Brazil’s FIFA World Cup Highlights Solar Energy, Energy Poverty

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June 12th, 2014 by
 

Brazil’s FIFA World Cup this week will highlight both solar energy and ongoing energy poverty in many countries.

Four World Cup stadiums now have 5.4 MW of solar electricity capacity. These include: Belo Horizonte’s Estadio Mineirão  (1.4 MW), Brasilia’s Estádio Nacional Mané Garrincha (2.5 MW),  Pernambuco’s Itaipava Arena (1.4 MW), and Rio de Janeiro’s legendary Maracana (500 kW).

Despite Brazil’s recent advancements in solar energy, other World Cup competitors are not as lucky. British NGO Practical Action reported 11 competing countries only produce the equivalent or less than Brasilia’s stadium, highlighting the challenges of energy poverty.

Ghana, for example relies on fossil fuels for 85% of its energy use, while only 11% of its citizens have access to clean energy sources. Meanwhile, only 16% of Cameroon citizens can get clean energy.

Energy poverty remains one of the biggest challenges the world currently faces. The International Energy Association (IEA) notes 1.3 billion lack access to electricity while 2.6 billion don’t have clean cooking facilities. Most citizens are located in sub-Saharan Africa (95%) or rural developing Asia (84%).

Concerned, the United Nations has targeted specific goals in reaching a sustainable path towards reducing energy poverty by 2030. This includes having modern energy services for everyone, advancing renewables, and dropping global energy intensity by 40%.

Simon Trace, CEO of Practical Action, gives FIFA high marks in using solar energy in making the 2014 World Cup high on the sustainability depth charts, the “greenest” World Cup in history.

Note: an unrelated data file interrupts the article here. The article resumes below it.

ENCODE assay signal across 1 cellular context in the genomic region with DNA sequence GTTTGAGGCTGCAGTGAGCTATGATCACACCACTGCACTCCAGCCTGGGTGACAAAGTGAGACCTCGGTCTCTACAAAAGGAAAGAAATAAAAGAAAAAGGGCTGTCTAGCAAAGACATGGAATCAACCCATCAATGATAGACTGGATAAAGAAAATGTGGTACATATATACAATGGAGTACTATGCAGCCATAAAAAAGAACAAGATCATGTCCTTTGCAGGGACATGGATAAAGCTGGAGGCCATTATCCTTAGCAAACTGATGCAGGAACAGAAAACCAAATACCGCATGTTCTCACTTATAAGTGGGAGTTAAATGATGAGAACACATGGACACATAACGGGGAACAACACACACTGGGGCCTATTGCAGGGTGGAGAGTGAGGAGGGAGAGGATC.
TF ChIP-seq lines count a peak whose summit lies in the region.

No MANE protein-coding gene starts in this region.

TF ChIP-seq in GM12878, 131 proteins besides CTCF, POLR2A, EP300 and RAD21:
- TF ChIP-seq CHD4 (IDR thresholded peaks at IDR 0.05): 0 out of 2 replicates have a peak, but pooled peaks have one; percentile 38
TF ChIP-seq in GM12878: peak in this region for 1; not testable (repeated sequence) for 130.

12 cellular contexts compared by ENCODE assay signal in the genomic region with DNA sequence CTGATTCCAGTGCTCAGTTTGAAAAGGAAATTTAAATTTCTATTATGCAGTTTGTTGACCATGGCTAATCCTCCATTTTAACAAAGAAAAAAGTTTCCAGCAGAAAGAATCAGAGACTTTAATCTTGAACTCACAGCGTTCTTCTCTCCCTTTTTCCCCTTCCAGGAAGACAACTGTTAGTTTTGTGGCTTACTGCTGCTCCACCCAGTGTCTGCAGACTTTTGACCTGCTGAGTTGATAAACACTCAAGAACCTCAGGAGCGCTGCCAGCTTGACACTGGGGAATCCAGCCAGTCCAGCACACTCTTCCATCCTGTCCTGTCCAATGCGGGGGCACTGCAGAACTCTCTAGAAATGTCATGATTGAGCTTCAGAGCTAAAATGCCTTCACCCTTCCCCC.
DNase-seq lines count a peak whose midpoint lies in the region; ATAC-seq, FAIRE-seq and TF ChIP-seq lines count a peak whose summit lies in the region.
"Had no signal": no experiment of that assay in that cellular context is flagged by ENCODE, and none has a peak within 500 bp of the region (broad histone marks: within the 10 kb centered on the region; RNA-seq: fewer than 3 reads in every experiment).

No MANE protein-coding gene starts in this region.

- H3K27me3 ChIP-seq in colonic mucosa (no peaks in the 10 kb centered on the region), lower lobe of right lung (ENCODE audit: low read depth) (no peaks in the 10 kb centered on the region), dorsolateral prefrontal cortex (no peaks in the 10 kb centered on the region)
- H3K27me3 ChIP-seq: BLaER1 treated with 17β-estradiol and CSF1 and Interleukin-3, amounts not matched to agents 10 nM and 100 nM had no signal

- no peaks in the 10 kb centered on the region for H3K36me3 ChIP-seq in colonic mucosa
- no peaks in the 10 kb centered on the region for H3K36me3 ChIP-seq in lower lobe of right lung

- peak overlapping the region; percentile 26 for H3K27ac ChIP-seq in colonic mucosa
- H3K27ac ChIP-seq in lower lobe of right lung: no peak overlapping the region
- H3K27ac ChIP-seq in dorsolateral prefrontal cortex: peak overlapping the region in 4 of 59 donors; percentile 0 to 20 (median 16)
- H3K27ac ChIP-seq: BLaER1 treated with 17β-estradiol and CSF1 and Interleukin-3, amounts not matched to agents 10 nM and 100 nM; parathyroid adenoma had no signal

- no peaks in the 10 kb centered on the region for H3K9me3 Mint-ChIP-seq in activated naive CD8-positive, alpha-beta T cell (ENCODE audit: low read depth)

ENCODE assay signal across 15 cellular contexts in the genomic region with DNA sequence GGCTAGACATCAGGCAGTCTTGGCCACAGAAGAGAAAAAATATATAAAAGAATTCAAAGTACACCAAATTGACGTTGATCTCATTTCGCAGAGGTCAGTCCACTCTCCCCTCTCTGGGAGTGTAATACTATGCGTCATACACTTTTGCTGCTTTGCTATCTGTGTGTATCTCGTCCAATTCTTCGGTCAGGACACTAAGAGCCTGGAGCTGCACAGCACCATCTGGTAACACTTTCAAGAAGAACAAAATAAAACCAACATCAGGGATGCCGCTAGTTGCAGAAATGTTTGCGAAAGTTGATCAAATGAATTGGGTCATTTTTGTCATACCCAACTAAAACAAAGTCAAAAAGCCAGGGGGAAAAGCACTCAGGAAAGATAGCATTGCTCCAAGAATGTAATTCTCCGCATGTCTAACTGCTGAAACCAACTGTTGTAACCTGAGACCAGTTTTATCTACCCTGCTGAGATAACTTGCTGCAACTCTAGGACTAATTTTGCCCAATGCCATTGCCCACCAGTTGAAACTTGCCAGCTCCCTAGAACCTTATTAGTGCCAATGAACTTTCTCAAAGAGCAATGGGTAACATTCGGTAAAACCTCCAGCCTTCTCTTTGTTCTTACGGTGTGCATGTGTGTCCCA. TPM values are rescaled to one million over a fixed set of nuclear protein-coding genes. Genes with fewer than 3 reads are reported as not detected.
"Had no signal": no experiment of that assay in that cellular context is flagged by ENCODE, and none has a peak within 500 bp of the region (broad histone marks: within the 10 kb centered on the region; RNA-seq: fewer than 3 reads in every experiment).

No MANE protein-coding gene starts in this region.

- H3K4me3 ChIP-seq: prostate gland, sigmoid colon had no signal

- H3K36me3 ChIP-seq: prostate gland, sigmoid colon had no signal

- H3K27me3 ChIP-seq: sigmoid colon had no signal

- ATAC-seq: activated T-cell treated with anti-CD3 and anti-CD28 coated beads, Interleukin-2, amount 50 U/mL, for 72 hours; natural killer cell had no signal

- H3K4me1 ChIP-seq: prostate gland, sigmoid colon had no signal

However, Trace is critical that not enough has been done.  “It is absurd that there has been a greater investment into renewable energy for a single sporting event than in 11 of the countries competing in it.” Trace said.

While trying to address energy poverty remains a work in progress in many African countries competing in the World Cup, the region may see future hope. NPD Solarbuzz suggests that Africa and Middle East solar markets could grow as much as 50% by the end of 2014, and to 4.4 GW by 2018.

Here is hoping that, as the World Cup attracts soccer fans, the tournament will attract people to a new goal: gaining modern clean energy systems for all.

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About the Author

Is currently studying at the School of the Environment Professional Development program in Renewable Energy from the University of Toronto. Adam also graduated from University of Winnipeg with a three-year B.A. combined major in Economics and Rhetoric, Writing & Communications. Adam also writes for CleanTechnica and has also written for PlanetSave. He also owns his own part time tax preparation business. His eventual goal is to be a cleantech policy analyst, and is currently sharpening his skills as a renewable energy writer. You can follow him on Twitter @adamjohnstonwpg or at www.adammjohnston.wordpress.com.



  • http://www.energysage.com/blog EnergySage

    It’s great to see the World Cup taking advantage of solar energy. In the US, solar energy has begun to take over professional sports too, especially baseball and football. We have the list here. Is your team on it? – http://bit.ly/1mAu0Ny

  • BlackStatr

    I have travelled to Ghana and was of the impression that they receive a majority of their electricity production from hydropower (primarily the Akosombo dam). Please check your sources: http://www.eia.gov/countries/country-data.cfm?fips=gh

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